After a few weeks, I went in for blood work to determine if I was pregnant. I won’t forget the phone call from a nurse the next day. She advised me that my blood work came back and she read off a number to me. “What does that mean?” I asked. I had no idea what the number stood for. “Don’t get nervous just yet, but you either have one very healthy baby or you are pregnant with multiples given the result.” I hung up, excited and nervous. I called Eric right away—multiples! But there was only a 25% chance of that. Could it really be twins (or by some chance, more?). An ultrasound was scheduled, and I drove to the clinic a few weeks later to find out how many babies we would be expecting.

God works in amazing ways, and we were so happy to find out that we were having two babies. How blessed! I remember sitting in the chairs outside the ultrasound room, still a bit shocked that there was a Baby A and a Baby B growing in my belly. We had tried for so long, and now we were given the amazing gift of not one child, but two. I cried because I was happy, I cried because we had been unsuccessful for so long, I cried because little Avery would have two siblings, I cried because I knew there were other women in the waiting room who wanted this news too, and I cried because I had another baby in Heaven who was missing from our family here on Earth.

Claire and Madison were born seven years ago, and we cannot imagine our family without them. I thank God for them, and for Avery, each day. If we hadn’t gone through all that we had gone through, Avery might not be here, and our twins would not be here with us. They help complete our family. I do think about our first baby, and I have days where I feel like someone is missing here with us, and sometimes tears fall because I wonder what that child would’ve been like. I know he or she is in Heaven, and we will all get to meet that little someone when we join him/her.  For now, we are blessed here with the sweet family we have, and despite the long journey to grow our family, we are so grateful for it.

Today’s Inspiration: Undervaluing What You Have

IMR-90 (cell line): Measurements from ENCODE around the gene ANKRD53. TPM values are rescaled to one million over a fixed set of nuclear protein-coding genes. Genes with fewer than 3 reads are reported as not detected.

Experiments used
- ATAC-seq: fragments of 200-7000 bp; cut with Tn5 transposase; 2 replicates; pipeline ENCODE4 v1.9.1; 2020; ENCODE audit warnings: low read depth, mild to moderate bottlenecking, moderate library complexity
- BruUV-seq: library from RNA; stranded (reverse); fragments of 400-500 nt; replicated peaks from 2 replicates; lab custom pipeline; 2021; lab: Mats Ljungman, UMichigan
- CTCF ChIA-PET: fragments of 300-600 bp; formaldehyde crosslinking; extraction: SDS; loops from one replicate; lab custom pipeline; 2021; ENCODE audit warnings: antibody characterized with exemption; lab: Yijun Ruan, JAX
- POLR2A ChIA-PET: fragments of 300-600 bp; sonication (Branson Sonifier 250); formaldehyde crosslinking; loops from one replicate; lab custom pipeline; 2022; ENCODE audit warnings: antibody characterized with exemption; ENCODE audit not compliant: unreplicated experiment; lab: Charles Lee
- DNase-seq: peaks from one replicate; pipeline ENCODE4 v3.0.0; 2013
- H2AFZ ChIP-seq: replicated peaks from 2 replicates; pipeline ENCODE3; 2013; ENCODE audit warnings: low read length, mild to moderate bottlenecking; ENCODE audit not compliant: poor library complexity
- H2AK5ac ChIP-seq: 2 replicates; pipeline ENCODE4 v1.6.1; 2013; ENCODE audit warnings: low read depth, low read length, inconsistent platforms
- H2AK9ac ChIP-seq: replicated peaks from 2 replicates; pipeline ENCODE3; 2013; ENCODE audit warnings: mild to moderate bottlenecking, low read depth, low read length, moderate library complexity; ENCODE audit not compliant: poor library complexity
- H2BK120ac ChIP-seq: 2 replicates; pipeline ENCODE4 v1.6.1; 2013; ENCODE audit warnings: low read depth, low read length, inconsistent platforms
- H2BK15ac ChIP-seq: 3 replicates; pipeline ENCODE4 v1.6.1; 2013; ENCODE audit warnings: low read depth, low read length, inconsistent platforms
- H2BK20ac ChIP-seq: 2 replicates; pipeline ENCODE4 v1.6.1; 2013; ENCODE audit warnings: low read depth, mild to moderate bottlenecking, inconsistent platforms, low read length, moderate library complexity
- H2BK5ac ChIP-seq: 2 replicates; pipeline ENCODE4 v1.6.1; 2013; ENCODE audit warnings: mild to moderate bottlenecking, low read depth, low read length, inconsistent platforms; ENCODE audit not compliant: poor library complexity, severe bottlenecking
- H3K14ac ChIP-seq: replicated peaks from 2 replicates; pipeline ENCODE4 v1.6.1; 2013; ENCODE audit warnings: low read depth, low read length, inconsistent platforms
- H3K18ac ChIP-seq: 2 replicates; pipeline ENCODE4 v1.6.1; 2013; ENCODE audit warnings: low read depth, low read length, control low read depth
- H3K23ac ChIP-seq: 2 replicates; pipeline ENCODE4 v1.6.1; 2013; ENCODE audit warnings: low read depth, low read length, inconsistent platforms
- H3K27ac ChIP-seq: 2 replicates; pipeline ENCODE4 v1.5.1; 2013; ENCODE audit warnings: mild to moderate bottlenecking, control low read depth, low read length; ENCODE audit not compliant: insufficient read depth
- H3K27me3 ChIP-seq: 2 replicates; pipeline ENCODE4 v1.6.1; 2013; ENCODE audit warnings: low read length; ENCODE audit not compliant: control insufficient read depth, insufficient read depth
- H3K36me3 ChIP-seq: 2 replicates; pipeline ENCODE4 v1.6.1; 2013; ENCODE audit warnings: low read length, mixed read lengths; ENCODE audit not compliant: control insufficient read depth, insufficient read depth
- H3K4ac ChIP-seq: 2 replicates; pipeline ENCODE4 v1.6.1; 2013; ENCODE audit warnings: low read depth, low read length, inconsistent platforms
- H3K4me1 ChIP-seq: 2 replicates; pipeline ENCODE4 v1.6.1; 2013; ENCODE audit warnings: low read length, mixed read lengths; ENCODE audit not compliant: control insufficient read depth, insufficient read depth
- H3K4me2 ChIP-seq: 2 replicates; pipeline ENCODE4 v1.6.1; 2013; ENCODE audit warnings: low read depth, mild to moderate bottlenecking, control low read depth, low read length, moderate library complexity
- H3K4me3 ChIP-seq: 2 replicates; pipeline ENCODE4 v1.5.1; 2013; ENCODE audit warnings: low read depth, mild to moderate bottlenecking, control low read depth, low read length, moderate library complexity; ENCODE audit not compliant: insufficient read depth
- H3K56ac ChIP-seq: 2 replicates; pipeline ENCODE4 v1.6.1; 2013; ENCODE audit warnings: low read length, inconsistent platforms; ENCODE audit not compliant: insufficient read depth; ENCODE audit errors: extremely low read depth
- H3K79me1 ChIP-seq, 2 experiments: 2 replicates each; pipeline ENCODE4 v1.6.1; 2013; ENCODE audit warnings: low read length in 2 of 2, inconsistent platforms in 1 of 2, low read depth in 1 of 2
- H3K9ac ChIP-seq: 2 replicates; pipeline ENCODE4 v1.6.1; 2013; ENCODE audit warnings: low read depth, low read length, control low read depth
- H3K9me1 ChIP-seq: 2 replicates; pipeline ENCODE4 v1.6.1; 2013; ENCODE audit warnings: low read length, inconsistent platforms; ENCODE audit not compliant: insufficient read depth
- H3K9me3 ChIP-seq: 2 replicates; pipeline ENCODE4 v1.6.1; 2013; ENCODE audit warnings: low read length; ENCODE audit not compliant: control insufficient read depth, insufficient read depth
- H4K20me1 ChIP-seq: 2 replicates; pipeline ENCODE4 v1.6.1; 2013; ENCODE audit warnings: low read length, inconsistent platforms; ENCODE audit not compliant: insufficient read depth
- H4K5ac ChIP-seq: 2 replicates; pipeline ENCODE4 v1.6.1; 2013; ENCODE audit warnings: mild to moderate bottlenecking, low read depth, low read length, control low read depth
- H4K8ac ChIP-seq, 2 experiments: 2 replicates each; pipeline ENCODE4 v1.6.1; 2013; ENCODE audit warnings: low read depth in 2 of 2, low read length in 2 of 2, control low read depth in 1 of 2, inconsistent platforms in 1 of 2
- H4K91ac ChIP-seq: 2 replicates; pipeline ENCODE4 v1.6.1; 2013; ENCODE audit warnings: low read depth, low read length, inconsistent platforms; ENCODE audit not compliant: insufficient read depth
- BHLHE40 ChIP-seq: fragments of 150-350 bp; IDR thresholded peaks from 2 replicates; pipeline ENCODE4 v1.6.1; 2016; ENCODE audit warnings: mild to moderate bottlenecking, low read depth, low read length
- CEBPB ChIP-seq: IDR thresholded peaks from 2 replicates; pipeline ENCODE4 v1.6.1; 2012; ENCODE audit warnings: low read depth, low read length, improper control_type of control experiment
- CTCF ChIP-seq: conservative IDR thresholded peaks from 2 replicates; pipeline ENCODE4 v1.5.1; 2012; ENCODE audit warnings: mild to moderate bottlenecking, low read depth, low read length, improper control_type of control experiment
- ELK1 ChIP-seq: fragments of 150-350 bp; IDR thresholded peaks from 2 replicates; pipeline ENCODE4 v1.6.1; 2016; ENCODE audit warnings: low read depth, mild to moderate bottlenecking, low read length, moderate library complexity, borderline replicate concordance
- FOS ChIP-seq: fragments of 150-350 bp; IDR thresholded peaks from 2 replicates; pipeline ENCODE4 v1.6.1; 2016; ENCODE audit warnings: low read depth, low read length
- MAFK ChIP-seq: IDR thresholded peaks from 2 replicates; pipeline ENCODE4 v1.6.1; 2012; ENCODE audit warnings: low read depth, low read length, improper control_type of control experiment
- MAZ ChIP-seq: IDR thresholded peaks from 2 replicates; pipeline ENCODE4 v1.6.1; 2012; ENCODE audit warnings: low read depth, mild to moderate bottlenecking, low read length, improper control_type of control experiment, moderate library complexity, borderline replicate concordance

I bet you’ve done it too, at some point.

All of us have that one friend (or two or three friends) that seems to have it all. She is beautiful—perfect complexion, fit, and isn’t bigger than a size four.  She’s funny, and everyone loves to be around her.  Her clothes aren’t purchased at Old Navy, and she carries a designer purse. She lives in one of the nicest neighborhoods in town. She has two children that are smart, involved in everything, and they are happy kids. Her husband helps with it all–dinner, driving kids to their activities, homework–and he always compliments and supports your amazing friend.

You envy her—because it looks like she has the perfect, most incredible life.

Why can’t you have a life like that? Instead, you run around in workout clothes all day, hair thrown back in a ponytail or headband, but you haven’t worked out—this is just your usual getup. No makeup or Botox here, just a bunch of wrinkles and blemishes. Your kids stress you out because they argue with each other the entire time in the car. They don’t do too many after-school activities because honestly you just don’t have the energy (or the money) to have them partake in a million interests. You feel like the worst mom, the least attractive wife, and you are a complete failure. Why can’t you do it all and have it all like your friend?

It’s really sad how we can suck our own happiness out of our own lives because we compare our lives to our friends’ highlight reels. We easily perceive someone’s life as being perfect, shiny, and incredible. We wish we had more money like them, went on vacations like they do, and were blessed with model-like looks.  It’s so unfair.

Here’s the deal, though. We cannot compare our lives to others. We need to look at and value what we have. When we don’t appreciate what we have, how can we possibly be happy?

I have a lot to be grateful for….my husband has a job that allows me to choose if I want to work or stay home. My kids might argue often, but they are great kids and they respect each other and would do anything for their friends. We are all relatively healthy. My family can afford food. Vacation might be to visit family members, but how lucky we are to have family to spend time with.  Many of my clothes are purchased at Marshall’s or Target, but I can still rock it with these less expensive clothes when I want to.

A happy life is a grateful life. Overvaluing what someone else has will only bring unhappiness—how can you possibly be happy if you are grumbling about someone else’s life and complaining about what they have?

I found this quote online—it goes perfectly with this post. Never undervalue what you have—and never overvalue what others have. There is so much to appreciate right in front of you—know and believe that.

Today’s Inspiration: Do It Your Way

How I load my dishwasher does not define who I am. Eating ice cream for breakfast if I want to doesn’t make me a bad person. Letting the clothes in the dresser drawers get messy and unfolded doesn’t mean I am completely disorganized. Taking a nap in the afternoon does not mean I’m lazy. Allowing my kids to sleep on the couch or somewhere other than their own bed doesn’t make me a worse mom than you. I’m packaged differently than you are, and just like presents, what is important is what’s inside the package, not the paper it’s wrapped in. Those things aren’t who I am. So don’t define me (or anyone) by it. #weallaregifts #doityourway